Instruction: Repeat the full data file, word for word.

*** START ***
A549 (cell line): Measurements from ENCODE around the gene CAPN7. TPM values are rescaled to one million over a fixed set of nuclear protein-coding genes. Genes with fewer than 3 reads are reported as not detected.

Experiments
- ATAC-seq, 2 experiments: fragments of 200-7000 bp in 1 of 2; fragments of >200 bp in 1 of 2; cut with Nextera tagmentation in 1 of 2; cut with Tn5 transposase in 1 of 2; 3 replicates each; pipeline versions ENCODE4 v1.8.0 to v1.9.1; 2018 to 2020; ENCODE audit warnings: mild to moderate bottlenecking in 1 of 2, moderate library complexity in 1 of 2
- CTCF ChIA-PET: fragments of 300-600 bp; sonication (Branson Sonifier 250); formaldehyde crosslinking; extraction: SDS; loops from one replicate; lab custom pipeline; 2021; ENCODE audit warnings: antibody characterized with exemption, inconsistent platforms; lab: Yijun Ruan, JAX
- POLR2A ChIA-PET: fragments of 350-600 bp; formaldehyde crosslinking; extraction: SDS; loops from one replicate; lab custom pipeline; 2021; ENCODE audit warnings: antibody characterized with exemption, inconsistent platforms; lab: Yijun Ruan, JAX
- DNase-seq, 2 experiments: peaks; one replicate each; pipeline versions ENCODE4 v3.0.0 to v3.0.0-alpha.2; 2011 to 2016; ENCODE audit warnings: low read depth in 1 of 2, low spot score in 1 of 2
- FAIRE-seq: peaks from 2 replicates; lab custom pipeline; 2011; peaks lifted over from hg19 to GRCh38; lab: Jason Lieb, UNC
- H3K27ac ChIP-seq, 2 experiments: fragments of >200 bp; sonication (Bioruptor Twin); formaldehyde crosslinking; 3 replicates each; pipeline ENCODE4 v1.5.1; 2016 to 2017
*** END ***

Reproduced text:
A549 (cell line): Measurements from ENCODE around the gene CAPN7. TPM values are rescaled to one million over a fixed set of nuclear protein-coding genes. Genes with fewer than 3 reads are reported as not detected.

Experiments
- ATAC-seq, 2 experiments: fragments of 200-7000 bp in 1 of 2; fragments of >200 bp in 1 of 2; cut with Nextera tagmentation in 1 of 2; cut with Tn5 transposase in 1 of 2; 3 replicates each; pipeline versions ENCODE4 v1.8.0 to v1.9.1; 2018 to 2020; ENCODE audit warnings: mild to moderate bottlenecking in 1 of 2, moderate library complexity in 1 of 2
- CTCF ChIA-PET: fragments of 300-600 bp; sonication (Branson Sonifier 250); formaldehyde crosslinking; extraction: SDS; loops from one replicate; lab custom pipeline; 2021; ENCODE audit warnings: antibody characterized with exemption, inconsistent platforms; lab: Yijun Ruan, JAX
- POLR2A ChIA-PET: fragments of 350-600 bp; formaldehyde crosslinking; extraction: SDS; loops from one replicate; lab custom pipeline; 2021; ENCODE audit warnings: antibody characterized with exemption, inconsistent platforms; lab: Yijun Ruan, JAX
- DNase-seq, 2 experiments: peaks; one replicate each; pipeline versions ENCODE4 v3.0.0 to v3.0.0-alpha.2; 2011 to 2016; ENCODE audit warnings: low read depth in 1 of 2, low spot score in 1 of 2
- FAIRE-seq: peaks from 2 replicates; lab custom pipeline; 2011; peaks lifted over from hg19 to GRCh38; lab: Jason Lieb, UNC
- H3K27ac ChIP-seq, 2 experiments: fragments of >200 bp; sonication (Bioruptor Twin); formaldehyde crosslinking; 3 replicates each; pipeline ENCODE4 v1.5.1; 2016 to 2017